The atmosphere is an important part of what makes Earth livable. Our atmosphere today is made up of 78% nitrogen, 21%oxygen, and 1% other gases. High above the planet, the atmosphere thinner until it gradually reaches space. it is divided into 5 layers. Life and weather occur mostly in the first layer.
Triassic Period (252 to 201 million years ago) during this period the climate was relative hot and dry, and much of the land was covered with large deserts. It was in this environment that the reptiles known as dinosaurs first evolved reptiles tend to flourish in hot climates because their skin is less porous than mammal skin. Jurassic Period (201 to 145 million years ago) during this period at the end of the triassic there was a mass extinction many large land animals were wiped out but the dinosaurs survived, giving them the opportunity to evolve into a wide variety of forms and increase in number. Temperatures fell slightly, although it was still warmer than today due to higher amounts of carbon dioxide in the atmosphere. Rainfall increased as a result of the large seas appearing between the land masses. At the end of the Cretaceous period which was 65 million years ago a trillion ton asteroid, which is thought to have measured in with a 10km diameter, came crashing down to earth. This event which is called Chicxulub crater event caused massive tsunamis and global fire that killed living creatures on Earth at the time, including dinosaurs.
The reason why life nearly died is because the permian was devastating In the sea, the permian was the buildup of carbon dioxide and that changes in the greenhouse gases can kill nearly every creature on the earth the level of species loss was 80–96%, and blastoid echinoderms, tabulate and rugose corals, graptolites, trilobites, eurypterids, acanthodians and placoderms disappeared entirely. On land, the dominant Glossopteris flora was replaced, eight orders of insects became extinct and two-thirds of tetrapod families were lost. The only tetrapod lineages to survive were procolophonids, dicynodonts, and presumably therocephalians, cynodonts, and archosauromorphs, and their Triassic recovery was slow.
700 million years ago earth had these volcanoes in which they had emitted aerosols when the magma that eventually formed the Franklin LIP erupted to the surface, it shot particles of sulphur-rich sediments into the atmosphere as sulfur dioxide. This is a gas that absorbs solar radiation and it does this particularly well when it gets past the tropopause, the boundary between the troposphere and the stratosphere. At this height, there's a greater chance of it remaining in the atmosphere for a longer period of time, extending its presence from about a week to about a year, without being brought back down to earth in precipitation or mixed with other particles.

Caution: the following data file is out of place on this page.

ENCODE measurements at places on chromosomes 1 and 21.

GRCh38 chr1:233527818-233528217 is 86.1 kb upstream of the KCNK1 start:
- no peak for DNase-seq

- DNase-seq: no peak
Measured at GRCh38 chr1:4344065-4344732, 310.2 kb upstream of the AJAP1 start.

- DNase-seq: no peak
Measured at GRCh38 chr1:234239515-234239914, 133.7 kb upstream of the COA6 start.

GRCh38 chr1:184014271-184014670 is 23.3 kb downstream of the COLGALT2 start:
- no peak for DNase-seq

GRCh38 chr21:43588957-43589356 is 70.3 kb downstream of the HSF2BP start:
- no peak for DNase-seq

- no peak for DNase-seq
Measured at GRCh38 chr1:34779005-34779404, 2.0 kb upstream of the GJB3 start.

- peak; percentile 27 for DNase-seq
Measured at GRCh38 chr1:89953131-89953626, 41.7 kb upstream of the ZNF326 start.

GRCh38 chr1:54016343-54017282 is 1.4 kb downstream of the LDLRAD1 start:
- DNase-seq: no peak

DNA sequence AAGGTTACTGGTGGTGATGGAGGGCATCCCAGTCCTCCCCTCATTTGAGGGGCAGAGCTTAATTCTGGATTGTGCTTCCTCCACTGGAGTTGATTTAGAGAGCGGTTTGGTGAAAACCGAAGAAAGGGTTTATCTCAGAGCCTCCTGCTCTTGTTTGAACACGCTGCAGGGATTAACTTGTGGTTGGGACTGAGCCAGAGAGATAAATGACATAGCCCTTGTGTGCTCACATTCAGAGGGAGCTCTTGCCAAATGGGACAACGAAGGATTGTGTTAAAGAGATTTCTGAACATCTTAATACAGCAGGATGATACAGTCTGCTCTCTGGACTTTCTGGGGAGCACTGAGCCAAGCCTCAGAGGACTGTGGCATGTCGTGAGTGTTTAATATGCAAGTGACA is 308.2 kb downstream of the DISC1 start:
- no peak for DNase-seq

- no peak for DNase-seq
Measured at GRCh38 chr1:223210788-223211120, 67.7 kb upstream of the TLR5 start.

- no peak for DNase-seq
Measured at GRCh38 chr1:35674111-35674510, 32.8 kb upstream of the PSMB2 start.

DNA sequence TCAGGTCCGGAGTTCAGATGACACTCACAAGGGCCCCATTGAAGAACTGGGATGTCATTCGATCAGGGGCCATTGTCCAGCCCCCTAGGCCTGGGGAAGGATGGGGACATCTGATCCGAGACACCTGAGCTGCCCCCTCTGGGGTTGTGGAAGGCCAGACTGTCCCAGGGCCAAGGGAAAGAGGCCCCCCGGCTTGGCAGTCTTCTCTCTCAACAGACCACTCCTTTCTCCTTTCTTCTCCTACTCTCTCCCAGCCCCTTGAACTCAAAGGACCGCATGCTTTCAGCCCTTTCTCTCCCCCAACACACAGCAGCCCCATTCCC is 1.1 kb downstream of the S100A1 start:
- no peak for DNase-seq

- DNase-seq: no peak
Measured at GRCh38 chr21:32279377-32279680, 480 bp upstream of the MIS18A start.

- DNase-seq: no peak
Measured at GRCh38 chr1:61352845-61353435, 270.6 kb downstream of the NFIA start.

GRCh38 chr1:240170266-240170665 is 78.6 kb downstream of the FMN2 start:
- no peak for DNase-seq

The first "pollution crisis" hit the Earth about 2.2 billion years ago. Several pieces of evidence -- the presence of iron oxides in paleosols (fossil soils), the appearance of "red beds" containing metal oxides, and others -- point to a fairly rapid increase in levels of oxygen in the atmosphere at about this time. Oxygen levels in the Archaean had been less than 1% of present levels in the atmosphere, but by about 1.8 billion years ago, oxygen levels were greater than 15% of present levels and rising.
The first traces of life started 3.5 billion years ago, in the early Archean. The oldest fossil that may represent a macroscopic organism is about 2.1 billion years old. Several types of fossil that appear to represent simple multicellular forms of life are found by the end of the Paleoproterozoic. These fossils, known as carbon films, are just that: small, dark compressions, most resembling circles, ribbons, or leaves; they are most common and widespread in the Neoproterozoic. Some resemble seaweeds and may represent eukaryotic algae; we know from independent evidence that red algae and green algae appeared in the Proterozoic, probably over one billion years ago.
A Lifeless Planet , when Earth formed 4.6 billion years ago from a hot mix of gases and solids, it had almost no atmosphere. The surface was molten. As Earth cooled, an atmosphere formed mainly from gases spewed from volcanoes. It included hydrogen sulfide, methane, and ten to 200 times as much carbon dioxide as today’s atmosphere. After about half a billion years, Earth’s surface cooled and solidified enough for water to collect on it.